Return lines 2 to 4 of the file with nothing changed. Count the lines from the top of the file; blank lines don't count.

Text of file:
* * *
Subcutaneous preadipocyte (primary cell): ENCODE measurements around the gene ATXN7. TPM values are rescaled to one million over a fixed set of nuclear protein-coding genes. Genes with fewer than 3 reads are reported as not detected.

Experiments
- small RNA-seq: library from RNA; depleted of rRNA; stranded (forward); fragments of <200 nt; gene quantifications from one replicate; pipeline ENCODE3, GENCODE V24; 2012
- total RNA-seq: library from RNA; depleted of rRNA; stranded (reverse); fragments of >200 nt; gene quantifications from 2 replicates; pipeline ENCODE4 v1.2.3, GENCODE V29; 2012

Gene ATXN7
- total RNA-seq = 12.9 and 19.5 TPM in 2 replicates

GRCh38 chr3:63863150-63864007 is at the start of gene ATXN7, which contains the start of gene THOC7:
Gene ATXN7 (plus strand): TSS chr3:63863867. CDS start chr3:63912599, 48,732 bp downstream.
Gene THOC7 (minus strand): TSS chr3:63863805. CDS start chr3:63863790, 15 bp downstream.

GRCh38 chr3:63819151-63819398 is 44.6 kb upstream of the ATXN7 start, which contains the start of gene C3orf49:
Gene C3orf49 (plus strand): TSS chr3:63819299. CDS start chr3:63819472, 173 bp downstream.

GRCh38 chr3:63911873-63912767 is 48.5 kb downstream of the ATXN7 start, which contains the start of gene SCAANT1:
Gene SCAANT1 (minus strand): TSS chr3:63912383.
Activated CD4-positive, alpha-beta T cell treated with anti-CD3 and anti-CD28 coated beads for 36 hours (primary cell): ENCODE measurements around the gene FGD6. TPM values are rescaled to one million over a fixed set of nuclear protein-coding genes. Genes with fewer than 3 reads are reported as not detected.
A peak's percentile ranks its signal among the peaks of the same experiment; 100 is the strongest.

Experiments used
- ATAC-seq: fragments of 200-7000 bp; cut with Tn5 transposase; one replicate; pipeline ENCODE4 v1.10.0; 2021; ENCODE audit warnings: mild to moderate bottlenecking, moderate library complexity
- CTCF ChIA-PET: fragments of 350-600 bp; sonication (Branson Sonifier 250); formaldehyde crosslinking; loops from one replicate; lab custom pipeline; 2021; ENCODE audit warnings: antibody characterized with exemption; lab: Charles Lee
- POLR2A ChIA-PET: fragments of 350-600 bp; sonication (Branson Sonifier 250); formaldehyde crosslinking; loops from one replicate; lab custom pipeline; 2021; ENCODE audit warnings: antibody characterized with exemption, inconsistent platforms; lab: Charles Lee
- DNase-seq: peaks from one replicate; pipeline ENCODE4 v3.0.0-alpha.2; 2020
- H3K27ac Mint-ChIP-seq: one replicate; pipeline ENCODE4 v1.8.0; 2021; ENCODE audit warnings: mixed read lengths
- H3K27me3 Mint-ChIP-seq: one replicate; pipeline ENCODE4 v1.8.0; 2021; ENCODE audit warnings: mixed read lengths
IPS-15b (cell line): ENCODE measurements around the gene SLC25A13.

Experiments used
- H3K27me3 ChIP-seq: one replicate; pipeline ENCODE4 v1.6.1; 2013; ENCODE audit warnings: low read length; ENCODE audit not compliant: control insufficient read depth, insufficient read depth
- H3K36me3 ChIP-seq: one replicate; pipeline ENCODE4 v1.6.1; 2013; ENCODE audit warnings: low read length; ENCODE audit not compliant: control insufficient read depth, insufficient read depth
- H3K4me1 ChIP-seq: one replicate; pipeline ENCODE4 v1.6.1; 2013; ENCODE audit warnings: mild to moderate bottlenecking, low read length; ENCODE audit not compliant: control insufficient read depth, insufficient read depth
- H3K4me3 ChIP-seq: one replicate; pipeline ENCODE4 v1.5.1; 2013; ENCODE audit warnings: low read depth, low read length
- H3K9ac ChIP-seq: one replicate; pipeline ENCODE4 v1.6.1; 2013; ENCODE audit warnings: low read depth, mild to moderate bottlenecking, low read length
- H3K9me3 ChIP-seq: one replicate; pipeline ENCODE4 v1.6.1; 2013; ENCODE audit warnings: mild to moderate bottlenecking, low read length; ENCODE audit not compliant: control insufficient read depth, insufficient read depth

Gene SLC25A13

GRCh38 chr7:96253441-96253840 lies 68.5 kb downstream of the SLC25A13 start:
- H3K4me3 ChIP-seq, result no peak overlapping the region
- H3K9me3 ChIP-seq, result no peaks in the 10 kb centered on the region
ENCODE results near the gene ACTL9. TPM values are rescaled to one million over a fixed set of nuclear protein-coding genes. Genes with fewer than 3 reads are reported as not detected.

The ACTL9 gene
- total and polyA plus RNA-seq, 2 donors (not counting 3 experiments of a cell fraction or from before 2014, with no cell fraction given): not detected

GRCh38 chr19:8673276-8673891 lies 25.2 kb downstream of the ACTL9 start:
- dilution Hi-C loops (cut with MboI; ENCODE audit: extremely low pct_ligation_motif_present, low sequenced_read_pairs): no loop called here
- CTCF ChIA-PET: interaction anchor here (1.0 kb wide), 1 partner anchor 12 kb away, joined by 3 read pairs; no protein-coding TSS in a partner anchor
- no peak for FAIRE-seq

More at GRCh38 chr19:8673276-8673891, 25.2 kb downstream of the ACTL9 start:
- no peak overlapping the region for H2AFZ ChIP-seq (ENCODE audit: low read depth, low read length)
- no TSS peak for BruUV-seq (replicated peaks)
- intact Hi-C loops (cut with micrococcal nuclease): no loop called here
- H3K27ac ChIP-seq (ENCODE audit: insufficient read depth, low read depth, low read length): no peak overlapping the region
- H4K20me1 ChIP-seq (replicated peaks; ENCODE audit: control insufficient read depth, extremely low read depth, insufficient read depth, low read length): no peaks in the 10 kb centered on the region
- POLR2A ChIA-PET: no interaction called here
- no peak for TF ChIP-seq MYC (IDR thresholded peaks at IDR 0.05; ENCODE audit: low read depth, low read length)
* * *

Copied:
Experiments
- small RNA-seq: library from RNA; depleted of rRNA; stranded (forward); fragments of <200 nt; gene quantifications from one replicate; pipeline ENCODE3, GENCODE V24; 2012
- total RNA-seq: library from RNA; depleted of rRNA; stranded (reverse); fragments of >200 nt; gene quantifications from 2 replicates; pipeline ENCODE4 v1.2.3, GENCODE V29; 2012